If you had to recommend any five eating experiences, what are they? They can be restaurants, something made in somebody's kitchen, lists of comfort food, or a combination of all of these. Just tell us five ways food makes you feel good - Top Five Collab - August 2001<
Creme Brulee: I associate creme brulee with decadence. It is not an ordinary dessert - something you find at mom-n-pop's local diner. It is something to be had only on special occasions.
I don't remember the first time I had creme brulee, but I do remember the best. It is served at a restaurant in Sacramento called The Firehouse, and comes complete with snooty waiter, lush and opulent surroundings, and quiet music. It is not to be eaten quickly - oh no, not this. This dessert must be eaten slowly, bite by lucious bite, every creamy bit savored and the bowl scraped clean until every last morsel is gone.
Doughnuts: I love doughnuts. Cake doughnuts to be exact, and they have to be good doughnuts too, not those greasy dense things you get in the lower-class doughnut shops, but the thick cakey rings that come in boxes at the store, dripping with powdered sugar, coated with cinnamon, or - my favorite - plain.
Cake doughnuts are a special treat, and they are better when eaten somewhere else but home. Stolen moments in a car, driving down the highway, leaning foward over the steering wheel so as not to drip powdered sugar all over my shirt. Gatherings with sisters, sharing coffee and a box of Hostess goodness while draped over furniture in some strange living room. A single doughnut, savored with chocolate frosting, or even a sprinkling of peanuts, in a little doughnut shop when you've been lucky enough to find a good one.
Homemade Pretzels: For as long as I can remember, there was one particular meal that was pretty common in our house when company came over. My mom would whip up a huge bowl of dough, and then after a trip to the grocery store for a selection of fruits and cheeses, we'd all sit around the table - guests and all - and make pretzels. There's something about preparing food that helps to break the ice on conversation. We'd sit there, floured hands rolling pieces of dough into thick ropes and then twisting them into pretzels, and talk and laugh about all sorts of things. Even us kids were allowed to participate, just like the adults.
They are not the tough pretzels you can buy at ball games or in the mall. These are soft, pale brown knots. They are best fresh from the oven, when the bread still steams when you cut into it. The hint of rock salt on top combined with the fresh yeasty smell is truly divine. Slip in a sliver of cheese so that it melts from the heat of the bread and it gets even better.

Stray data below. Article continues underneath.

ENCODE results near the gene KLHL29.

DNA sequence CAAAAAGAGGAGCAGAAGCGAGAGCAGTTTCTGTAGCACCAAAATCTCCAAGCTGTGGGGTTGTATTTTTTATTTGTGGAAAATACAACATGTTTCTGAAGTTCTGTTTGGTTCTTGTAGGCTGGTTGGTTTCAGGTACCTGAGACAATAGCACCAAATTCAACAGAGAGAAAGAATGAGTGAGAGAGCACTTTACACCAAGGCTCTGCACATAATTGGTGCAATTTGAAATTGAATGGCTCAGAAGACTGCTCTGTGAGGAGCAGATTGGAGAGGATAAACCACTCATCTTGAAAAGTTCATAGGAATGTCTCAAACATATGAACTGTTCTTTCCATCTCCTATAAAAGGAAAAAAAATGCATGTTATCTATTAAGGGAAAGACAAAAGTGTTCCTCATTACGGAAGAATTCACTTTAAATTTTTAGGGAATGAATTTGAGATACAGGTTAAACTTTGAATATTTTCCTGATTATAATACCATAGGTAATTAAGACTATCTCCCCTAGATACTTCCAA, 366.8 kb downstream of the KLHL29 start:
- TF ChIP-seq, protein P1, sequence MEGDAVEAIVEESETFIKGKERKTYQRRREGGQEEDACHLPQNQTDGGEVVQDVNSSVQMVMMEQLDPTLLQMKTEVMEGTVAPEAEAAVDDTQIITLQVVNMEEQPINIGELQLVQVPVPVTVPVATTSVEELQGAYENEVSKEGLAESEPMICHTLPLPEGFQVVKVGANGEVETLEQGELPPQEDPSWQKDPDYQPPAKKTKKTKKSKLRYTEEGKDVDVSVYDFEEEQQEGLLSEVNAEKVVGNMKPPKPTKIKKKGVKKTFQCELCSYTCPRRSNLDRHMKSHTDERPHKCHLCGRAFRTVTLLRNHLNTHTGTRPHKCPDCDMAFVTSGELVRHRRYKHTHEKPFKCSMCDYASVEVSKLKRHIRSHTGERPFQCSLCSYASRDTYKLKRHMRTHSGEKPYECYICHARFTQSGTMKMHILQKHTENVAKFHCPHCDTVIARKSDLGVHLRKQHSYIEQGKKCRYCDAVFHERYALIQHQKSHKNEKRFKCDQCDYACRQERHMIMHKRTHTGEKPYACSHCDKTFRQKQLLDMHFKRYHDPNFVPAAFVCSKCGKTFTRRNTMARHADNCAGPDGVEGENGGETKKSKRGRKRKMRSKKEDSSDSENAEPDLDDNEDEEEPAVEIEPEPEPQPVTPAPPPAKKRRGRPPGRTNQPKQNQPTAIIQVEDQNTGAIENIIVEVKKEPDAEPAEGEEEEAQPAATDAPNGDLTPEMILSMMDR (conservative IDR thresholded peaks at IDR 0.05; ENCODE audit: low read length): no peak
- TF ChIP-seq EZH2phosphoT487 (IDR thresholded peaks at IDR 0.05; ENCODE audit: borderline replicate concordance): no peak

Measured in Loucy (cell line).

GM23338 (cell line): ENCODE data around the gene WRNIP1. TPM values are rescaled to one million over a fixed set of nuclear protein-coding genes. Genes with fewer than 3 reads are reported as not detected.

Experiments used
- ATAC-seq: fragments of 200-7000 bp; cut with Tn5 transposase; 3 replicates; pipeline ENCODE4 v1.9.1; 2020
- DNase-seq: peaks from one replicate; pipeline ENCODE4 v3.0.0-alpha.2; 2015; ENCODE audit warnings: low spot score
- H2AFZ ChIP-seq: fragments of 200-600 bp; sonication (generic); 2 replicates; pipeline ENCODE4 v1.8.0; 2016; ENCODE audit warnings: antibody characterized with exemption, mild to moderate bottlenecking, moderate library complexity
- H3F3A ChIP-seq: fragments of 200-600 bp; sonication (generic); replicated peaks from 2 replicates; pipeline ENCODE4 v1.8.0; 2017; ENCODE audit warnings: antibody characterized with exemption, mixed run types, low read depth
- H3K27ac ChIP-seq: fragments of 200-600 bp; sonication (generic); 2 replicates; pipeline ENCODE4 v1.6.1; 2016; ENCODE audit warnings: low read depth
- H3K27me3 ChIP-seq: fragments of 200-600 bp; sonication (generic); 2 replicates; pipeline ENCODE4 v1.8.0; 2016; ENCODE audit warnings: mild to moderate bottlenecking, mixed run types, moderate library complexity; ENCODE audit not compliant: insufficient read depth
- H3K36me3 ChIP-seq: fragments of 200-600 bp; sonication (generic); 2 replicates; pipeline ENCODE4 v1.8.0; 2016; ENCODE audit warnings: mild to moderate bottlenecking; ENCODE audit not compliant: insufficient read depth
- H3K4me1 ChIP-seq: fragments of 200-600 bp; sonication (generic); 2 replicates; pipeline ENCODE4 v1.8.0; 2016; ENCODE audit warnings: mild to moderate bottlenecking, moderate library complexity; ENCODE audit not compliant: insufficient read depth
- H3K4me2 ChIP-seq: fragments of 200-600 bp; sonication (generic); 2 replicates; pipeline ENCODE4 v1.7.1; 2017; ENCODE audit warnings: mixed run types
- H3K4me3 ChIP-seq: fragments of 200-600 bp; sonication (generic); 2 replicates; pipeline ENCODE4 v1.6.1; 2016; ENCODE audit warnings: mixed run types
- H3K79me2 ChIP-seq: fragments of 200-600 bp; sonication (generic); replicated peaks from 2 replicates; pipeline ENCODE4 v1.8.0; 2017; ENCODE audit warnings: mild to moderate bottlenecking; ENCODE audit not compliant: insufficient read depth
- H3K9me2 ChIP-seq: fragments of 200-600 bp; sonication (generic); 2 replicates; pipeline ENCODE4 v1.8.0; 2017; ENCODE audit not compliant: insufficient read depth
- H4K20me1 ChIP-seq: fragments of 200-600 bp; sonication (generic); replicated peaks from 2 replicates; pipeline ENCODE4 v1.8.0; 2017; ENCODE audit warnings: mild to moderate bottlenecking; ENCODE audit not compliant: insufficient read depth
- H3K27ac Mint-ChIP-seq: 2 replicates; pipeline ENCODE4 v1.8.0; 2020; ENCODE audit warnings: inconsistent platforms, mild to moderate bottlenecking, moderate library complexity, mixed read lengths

Pretzels are still, to me, company food. I've rarely made them when it's just for those of us living there - it's always for when friends come over.
Pizza fondue: My mother had an old fondue recipe book, pages yellowed and stained. I'm sure there were other recipes in there, and it's possible that when they were younger, my parents tried some of the others. But the only recipe from that book I ever remember her making was the one for pizza fondue.
It's nothing complicated. Cheddar, mozzarella, pizza sauce, and a few herbs and spices, but when it's covering a square of toasted bread, it tastes exactly like the topping from a pizza.
In my college days, D and I used to make a batch of this and cut up an entire loaf of french bread, and then eat until we were far, far past the point of full - continuing to eat because it tasted so good and not because we were hungry any longer.
Recently D came over for dinner to the new house and we made pizza fondue. It surprised me that I'd not made it for Richard - a bit of a shock to realize how long it's been since I've had this. We sat around the table, spearing cubes of bread and dunking them in the cheese mixture. Delicious!
Christmas: There is something magical about Christmas. I'm not a religious person by any stretch of the imagination, but I adore Christmas for nearly everything else. The smell of pine, the sparkle of decorations, and of course all the Christmas baking.
My mom always did a lot of baking. Gingerbread men and pumpkin bread; thick soft sugar cookies decorated like Santa Claus with coconut beards, or cut into bell shapes and coated with brown sugar. Thanksgiving has its turkey and it's pies, but Christmas has so much more. It's more than just the food - it's the memories around them. Gingerbread men were hung on the trees. Decorating the sugar cookies was a whole-family affair, and when we had boyfriends over, they were roped into service as well. The smell of pumpkin bread fresh from the oven always heralds the start of the holiday season. Any of these could just as easily be made year-round, but they're not. These are special foods - just for Christmas.
The best part of Christmas, however, is my mother's cinnamon rolls. Nearly every year she has gotten up early to make the dough and bake those rolls, and as we grew older and the promise of toys under the tree wasn't so huge a lure, it was hard sometimes to choose between diving into our stockings and heading for the breakfast table where we knew there would be plates of fresh rolls, coated in caramel and pecans, or drizzled in sugary-sweet glaze.